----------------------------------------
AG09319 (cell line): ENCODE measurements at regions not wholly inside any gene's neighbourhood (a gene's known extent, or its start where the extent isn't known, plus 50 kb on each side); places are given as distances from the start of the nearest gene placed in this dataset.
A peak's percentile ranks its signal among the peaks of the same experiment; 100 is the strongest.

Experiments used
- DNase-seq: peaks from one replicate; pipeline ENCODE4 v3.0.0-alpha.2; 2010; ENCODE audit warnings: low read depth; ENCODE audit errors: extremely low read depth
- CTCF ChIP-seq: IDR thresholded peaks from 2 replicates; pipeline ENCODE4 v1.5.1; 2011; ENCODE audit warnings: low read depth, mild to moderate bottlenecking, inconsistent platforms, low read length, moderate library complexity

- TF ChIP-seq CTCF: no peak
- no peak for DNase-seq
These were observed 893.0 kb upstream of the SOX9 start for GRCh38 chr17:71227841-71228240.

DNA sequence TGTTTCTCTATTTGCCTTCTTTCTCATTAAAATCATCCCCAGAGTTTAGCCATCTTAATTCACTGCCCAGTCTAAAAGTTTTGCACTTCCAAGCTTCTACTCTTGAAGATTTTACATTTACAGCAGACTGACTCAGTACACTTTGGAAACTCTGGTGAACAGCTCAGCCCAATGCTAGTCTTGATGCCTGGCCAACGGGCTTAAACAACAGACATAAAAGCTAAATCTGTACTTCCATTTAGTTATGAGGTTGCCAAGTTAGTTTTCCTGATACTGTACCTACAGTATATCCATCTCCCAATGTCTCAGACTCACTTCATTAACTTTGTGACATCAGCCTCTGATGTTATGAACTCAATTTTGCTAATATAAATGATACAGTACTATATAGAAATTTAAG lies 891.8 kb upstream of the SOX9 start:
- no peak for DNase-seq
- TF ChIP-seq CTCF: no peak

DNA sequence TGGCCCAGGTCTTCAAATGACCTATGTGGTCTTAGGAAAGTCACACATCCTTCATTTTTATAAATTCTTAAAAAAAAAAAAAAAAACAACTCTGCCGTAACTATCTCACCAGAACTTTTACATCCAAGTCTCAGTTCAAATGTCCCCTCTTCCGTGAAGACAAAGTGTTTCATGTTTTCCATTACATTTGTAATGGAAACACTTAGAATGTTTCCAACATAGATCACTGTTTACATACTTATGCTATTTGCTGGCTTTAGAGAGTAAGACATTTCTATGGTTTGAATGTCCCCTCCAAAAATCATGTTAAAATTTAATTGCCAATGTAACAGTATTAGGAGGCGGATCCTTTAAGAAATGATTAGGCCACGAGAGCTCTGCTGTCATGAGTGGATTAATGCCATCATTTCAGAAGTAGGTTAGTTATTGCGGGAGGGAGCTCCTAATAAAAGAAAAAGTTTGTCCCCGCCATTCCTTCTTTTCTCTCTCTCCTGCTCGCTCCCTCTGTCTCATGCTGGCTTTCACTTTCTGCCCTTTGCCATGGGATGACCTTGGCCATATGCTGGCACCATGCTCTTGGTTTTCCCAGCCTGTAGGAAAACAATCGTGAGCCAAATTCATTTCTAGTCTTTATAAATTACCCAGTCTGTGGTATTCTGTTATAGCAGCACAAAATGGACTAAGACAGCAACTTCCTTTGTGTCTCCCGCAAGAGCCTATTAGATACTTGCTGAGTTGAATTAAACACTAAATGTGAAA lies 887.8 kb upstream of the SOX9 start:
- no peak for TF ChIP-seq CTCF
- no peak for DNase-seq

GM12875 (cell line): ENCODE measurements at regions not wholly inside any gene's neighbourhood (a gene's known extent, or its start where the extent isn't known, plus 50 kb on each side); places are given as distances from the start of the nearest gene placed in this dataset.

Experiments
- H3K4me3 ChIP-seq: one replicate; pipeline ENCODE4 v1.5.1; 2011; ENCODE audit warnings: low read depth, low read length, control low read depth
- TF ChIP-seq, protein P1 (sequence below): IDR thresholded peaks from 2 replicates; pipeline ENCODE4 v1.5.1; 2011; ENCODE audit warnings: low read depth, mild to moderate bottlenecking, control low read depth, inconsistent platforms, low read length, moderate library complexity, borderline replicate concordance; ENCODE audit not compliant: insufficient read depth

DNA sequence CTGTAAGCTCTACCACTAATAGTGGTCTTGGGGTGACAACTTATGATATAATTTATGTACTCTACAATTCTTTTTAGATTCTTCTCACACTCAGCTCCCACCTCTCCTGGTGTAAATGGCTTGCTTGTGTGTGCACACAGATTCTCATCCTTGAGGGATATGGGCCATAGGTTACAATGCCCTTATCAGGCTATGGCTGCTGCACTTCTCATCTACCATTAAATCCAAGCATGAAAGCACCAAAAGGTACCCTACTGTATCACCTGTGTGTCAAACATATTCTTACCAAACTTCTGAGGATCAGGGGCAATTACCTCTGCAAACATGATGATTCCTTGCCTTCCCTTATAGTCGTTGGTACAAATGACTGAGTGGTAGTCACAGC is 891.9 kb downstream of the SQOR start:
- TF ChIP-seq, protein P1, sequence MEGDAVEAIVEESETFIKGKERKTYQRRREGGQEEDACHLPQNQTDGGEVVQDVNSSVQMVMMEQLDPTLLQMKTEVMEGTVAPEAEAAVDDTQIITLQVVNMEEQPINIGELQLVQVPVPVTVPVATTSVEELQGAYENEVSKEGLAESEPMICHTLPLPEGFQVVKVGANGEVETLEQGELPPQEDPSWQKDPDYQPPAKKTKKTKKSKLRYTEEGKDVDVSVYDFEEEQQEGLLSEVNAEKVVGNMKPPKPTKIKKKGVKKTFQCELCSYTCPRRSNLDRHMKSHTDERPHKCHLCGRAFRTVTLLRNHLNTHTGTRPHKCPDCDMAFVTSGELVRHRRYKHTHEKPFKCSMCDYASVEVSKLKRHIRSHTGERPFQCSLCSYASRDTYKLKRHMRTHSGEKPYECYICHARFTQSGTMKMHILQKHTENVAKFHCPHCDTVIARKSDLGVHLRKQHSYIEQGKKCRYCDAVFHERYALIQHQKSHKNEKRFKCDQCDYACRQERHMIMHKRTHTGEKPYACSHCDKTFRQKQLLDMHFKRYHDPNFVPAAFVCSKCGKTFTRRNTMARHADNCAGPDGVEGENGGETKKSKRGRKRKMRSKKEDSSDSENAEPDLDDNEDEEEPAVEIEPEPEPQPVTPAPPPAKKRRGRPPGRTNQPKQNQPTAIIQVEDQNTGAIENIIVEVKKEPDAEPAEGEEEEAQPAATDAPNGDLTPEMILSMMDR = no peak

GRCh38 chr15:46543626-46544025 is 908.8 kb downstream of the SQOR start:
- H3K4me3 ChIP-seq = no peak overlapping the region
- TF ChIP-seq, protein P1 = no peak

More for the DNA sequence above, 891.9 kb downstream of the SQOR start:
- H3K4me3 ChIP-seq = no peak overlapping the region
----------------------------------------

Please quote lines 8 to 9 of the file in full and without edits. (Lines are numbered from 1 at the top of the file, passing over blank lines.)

These were observed 893.0 kb upstream of the SOX9 start for GRCh38 chr17:71227841-71228240.

DNA sequence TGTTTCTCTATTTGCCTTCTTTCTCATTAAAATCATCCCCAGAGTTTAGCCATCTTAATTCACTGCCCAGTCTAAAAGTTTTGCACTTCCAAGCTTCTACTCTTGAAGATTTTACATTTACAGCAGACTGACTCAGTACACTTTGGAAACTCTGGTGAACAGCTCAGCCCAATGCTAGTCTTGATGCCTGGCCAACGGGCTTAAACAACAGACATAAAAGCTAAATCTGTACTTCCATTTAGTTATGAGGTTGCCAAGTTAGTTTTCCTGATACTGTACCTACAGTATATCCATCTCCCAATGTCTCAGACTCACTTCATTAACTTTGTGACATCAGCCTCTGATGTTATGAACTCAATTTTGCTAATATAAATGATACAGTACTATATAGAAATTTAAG lies 891.8 kb upstream of the SOX9 start: